One Year Since Aurora

The following is a modified version of the sermon I delivered this past Shabbat on the one year anniversary of the shooting at the Century Multiplex in Aurora, CO:

One Year Later: What Have We Learned from Aurora?

“Be comforted, be comforted, my people (Isaiah 40:1)” With these words synagogues around the world opened their Prophetic reading for this past Sabbath, from the prophet Isaiah. This Sabbath, the Sabbath immediately following the 9th day of the Hebrew month of Av, is named after this reading: The Sabbath of Consolation.

We have just emerged from three weeks on the Jewish calendar, beginning with the fast day of the 17th of the Hebrew month of Tammuz and concluding with the 9th of Av, of intense introspection and mournful reflection on the calamities that befell the Jewish people. On the 9th of Av we sat on the floor and read the dirges composed in the aftermath of the destruction of the Second Temple, of the Crusades, of the burning of the Talmud in Paris in 1242 and of the Holocaust. On this Sabbath, we lift ourselves up from the floor and begin to re-enter the world around us. Echoing the words of the famous song that forms the core of the service that ushers in the Sabbath on Friday night, Lecha Dodi: “Shake yourself free and rise from the dust; dress in your garments of splendor, my people.”

And yet, during this Sabbath of consolation, I found it so hard to be consoled. I found it so hard to shake myself free and rise from the dust. July 20th, 2013 is exactly one year since the horrific shooting that took place at the Century Multiplex in Aurora. One year ago twelve people were killed and another seventy wounded by one individual with tear gas grenades and multiple firearms. The truth is I almost forgot them. I almost forgot the victims and that the one year anniversary was coming except that last year July 20th was right before the 9th of Av, it’s timing both ominous and forever etched into my memory. I cannot forget them. We cannot forget them.

But, remembrance is not enough. To commit ourselves to only remember is to not fully catalyze that memory. We do not sit on the floor on the fast day of the 9th of Av just to be in the memory – we do so, in order to rectify what got us there in the first place. In the case of the 9th Av, the rabbis of the Talmud made it clear, that baseless hatred is the root cause of exile, and only its banishment will help herald in redemption. Remembrance therefore is remembrance in order to do; it is action-centered and action-focused memory.

This week’s Sabbath liturgical reading from the Book of Deuteronomy affirms this mode of remembrance for us in one of the most well known sections of the Hebrew Bible, the words that lie at the very beginning of Judaism’s central prayer, the Shema:

“And you shall write them on the doorposts of your house and on your gates. (Deuteronomy 6:4)”

The commandment of the mezuzah, the universal symbol of a Jewish home, is ultimately an act of remembrance. The central book of Jewish mysticism, the Zohar, teaches that the purpose of the mezuzah is so that a person should never forget God. Yet, that remembrance is not just for remembrance’s sake alone: It is to transform us into people emulating the highest qualities of godliness in the world as articulated by the prophet Micah: “To do justice, to love kindness and to walk humbly with God.”

If that is so: If remembrance is about lifting up that memory in order to effect true repair in the world, what is the focus of the memory of Aurora? What is the focus as we sit and ponder the needless loss of those twelve people, the injuring of another seventy and the ripple effect of trauma throughout each one of their families and friends? Has our society taken this loss and transformed it into a moment for national betterment and improvement? Have we had national conversations – productive, thoughtful conversations where people talk and listen and not only talk over each other – on our culture’s obsession with violence; on the abysmal state of mental health care in the country and particularly in Colorado and on so many other critical and pressing areas?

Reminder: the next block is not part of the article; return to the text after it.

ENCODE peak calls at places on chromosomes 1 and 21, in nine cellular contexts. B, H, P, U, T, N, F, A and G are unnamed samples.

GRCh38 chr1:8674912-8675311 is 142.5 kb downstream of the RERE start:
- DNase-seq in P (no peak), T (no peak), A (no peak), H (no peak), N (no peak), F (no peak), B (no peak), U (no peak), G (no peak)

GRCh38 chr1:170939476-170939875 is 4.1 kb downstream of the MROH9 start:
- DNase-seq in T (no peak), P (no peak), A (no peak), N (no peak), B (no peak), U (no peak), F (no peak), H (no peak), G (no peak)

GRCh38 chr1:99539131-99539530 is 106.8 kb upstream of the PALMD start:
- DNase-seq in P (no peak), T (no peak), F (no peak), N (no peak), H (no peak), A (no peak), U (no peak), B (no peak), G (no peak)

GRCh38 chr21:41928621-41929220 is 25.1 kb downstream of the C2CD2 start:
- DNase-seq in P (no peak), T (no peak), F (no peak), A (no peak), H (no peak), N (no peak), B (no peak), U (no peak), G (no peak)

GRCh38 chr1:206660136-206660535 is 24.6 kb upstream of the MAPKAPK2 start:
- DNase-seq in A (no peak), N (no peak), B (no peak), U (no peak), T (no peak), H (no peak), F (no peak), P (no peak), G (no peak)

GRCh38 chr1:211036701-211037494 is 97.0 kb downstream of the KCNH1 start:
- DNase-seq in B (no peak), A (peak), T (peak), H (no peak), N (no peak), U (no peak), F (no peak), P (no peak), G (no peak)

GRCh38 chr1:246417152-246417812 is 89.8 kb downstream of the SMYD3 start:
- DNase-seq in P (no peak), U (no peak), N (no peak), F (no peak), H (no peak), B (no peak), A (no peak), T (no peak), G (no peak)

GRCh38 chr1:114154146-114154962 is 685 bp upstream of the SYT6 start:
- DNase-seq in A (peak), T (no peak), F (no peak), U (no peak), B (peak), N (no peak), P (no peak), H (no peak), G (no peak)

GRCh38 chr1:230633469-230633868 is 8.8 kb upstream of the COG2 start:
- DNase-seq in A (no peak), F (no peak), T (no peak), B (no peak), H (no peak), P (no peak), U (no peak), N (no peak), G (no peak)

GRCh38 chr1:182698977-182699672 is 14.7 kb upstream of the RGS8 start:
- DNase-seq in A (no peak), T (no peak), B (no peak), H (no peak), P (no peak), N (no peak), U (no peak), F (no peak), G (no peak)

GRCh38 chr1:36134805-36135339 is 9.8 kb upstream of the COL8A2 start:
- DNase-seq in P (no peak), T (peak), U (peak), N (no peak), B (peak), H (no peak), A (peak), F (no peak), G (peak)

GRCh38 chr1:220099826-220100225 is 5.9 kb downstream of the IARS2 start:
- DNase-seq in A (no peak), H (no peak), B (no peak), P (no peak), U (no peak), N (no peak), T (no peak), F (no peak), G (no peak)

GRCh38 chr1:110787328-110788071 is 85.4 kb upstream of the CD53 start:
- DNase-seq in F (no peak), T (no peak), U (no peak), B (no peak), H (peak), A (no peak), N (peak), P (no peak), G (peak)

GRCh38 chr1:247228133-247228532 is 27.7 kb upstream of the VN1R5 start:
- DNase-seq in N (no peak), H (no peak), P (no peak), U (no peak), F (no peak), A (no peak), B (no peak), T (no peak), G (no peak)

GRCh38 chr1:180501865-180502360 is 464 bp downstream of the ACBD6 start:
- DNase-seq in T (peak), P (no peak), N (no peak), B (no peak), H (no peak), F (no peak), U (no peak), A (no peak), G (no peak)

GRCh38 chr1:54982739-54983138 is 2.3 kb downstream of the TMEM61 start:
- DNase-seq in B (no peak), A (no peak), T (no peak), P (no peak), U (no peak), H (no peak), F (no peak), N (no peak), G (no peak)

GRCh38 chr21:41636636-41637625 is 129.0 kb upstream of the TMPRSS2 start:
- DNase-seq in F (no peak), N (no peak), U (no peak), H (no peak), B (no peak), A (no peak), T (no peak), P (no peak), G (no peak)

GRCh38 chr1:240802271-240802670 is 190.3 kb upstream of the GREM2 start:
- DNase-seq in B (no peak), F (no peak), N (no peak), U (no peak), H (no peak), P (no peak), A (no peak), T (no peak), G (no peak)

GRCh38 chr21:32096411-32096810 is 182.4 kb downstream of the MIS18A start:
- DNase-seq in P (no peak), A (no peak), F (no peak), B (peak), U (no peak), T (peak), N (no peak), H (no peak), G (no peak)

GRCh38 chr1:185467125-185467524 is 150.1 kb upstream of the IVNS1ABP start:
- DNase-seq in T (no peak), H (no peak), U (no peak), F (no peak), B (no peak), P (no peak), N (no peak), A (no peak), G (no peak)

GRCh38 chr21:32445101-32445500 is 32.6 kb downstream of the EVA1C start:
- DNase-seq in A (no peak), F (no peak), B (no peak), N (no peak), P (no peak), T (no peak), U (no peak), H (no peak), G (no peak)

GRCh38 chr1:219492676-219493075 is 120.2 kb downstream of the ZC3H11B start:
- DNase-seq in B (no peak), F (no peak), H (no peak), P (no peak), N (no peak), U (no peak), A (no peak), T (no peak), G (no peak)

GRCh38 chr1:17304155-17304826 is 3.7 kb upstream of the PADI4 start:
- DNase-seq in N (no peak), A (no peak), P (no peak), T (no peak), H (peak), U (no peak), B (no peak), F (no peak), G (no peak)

What did we learn from Aurora?

One month after Aurora, another individual entered a Sikh Temple in Wisconsin and took the lives of six people whose only crime was to want to pray in peace.

What did we learn from Wisconsin?

Four months after the Wisconsin shooting, another man entered an elementary school in Newtown, Connecticut and ended the lives of twenty young children and six adults, in an act that ripped the hearts out of every parent in America.

This is not even mentioning the 16,259 people killed last year in America, 11,078 by firearms alone.

This week’s reading from Deuteronomy calls upon us to set up road posts along the way to remind us of our larger mission in this world, “and you shall inscribe them on the doorposts of your house.” What are the road posts along the way for us as a community, as a society and as a country to remind us of the larger picture? What sort of actions are necessary, as we reflect on this one year anniversary of Aurora, to ensure that we become a more peaceful, more caring and a more safe society?

These are the questions that I am engaged with this week. On the Jewish calendar, this was the Sabbath of Consolation, but from our vantage point as Americans and citizens of this environment and this public square, we have a long way to go before true consolation can be experienced.

May we witness the fulfillment of Isaiah’s prophecy, those powerful and evocative words we read this week, come to their fruition:

“Everyone helped his neighbor and everyone said of his brother, ‘may you be strengthened.’”


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